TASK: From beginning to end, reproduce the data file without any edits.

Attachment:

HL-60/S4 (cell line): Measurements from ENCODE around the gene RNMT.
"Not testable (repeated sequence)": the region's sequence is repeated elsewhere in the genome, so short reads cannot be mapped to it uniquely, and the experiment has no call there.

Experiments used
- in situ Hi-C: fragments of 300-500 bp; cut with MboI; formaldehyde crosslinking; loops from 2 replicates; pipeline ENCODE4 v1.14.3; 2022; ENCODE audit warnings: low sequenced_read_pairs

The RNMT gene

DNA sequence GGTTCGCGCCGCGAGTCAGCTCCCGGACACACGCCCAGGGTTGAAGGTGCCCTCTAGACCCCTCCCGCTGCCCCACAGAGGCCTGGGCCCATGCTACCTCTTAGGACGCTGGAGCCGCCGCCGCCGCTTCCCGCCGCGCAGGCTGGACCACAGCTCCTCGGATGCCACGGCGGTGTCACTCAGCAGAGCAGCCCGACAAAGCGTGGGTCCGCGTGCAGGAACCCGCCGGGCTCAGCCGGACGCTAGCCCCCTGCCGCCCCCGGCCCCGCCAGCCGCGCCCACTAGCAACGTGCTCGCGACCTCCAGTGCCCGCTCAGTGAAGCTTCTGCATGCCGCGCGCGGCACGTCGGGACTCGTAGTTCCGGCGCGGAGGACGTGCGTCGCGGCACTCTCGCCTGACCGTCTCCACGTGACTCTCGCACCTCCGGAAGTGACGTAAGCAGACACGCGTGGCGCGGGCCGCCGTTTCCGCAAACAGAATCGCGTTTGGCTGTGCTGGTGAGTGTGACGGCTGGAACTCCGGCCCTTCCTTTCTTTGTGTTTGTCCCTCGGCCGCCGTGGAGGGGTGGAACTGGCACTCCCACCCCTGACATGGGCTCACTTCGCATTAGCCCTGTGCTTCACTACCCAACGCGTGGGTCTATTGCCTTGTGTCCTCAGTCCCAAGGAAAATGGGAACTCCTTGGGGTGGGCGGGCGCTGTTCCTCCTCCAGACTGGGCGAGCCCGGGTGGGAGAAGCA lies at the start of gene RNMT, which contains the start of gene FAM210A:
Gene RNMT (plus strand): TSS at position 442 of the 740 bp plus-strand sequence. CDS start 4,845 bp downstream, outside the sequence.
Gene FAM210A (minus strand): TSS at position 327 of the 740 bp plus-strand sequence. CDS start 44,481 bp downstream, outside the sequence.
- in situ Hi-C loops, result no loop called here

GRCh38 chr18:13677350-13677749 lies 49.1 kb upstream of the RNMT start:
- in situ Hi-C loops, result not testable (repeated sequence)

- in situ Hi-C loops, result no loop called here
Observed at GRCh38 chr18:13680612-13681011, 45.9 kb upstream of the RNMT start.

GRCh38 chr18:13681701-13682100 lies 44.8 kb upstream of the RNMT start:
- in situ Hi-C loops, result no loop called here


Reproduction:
HL-60/S4 (cell line): Measurements from ENCODE around the gene RNMT.
"Not testable (repeated sequence)": the region's sequence is repeated elsewhere in the genome, so short reads cannot be mapped to it uniquely, and the experiment has no call there.

Experiments used
- in situ Hi-C: fragments of 300-500 bp; cut with MboI; formaldehyde crosslinking; loops from 2 replicates; pipeline ENCODE4 v1.14.3; 2022; ENCODE audit warnings: low sequenced_read_pairs

The RNMT gene

DNA sequence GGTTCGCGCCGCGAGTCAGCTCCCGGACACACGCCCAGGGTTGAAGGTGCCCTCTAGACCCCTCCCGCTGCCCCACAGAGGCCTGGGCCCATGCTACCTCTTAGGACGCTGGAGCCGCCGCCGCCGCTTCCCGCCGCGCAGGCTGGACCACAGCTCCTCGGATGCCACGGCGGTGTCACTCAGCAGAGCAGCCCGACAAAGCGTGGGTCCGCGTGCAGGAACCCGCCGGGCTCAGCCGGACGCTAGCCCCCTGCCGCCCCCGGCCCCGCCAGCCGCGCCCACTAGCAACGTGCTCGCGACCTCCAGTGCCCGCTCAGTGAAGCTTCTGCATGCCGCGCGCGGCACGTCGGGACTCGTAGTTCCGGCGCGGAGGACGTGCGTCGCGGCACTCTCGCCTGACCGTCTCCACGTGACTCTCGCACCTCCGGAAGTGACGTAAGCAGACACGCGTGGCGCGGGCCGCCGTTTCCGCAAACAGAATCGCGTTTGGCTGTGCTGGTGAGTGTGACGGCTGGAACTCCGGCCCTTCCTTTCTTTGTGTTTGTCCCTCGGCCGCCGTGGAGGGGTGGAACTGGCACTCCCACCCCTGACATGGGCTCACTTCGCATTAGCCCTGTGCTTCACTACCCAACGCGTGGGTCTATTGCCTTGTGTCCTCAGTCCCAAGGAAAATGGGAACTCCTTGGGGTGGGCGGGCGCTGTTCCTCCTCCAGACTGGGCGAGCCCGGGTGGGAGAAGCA lies at the start of gene RNMT, which contains the start of gene FAM210A:
Gene RNMT (plus strand): TSS at position 442 of the 740 bp plus-strand sequence. CDS start 4,845 bp downstream, outside the sequence.
Gene FAM210A (minus strand): TSS at position 327 of the 740 bp plus-strand sequence. CDS start 44,481 bp downstream, outside the sequence.
- in situ Hi-C loops, result no loop called here

GRCh38 chr18:13677350-13677749 lies 49.1 kb upstream of the RNMT start:
- in situ Hi-C loops, result not testable (repeated sequence)

- in situ Hi-C loops, result no loop called here
Observed at GRCh38 chr18:13680612-13681011, 45.9 kb upstream of the RNMT start.

GRCh38 chr18:13681701-13682100 lies 44.8 kb upstream of the RNMT start:
- in situ Hi-C loops, result no loop called here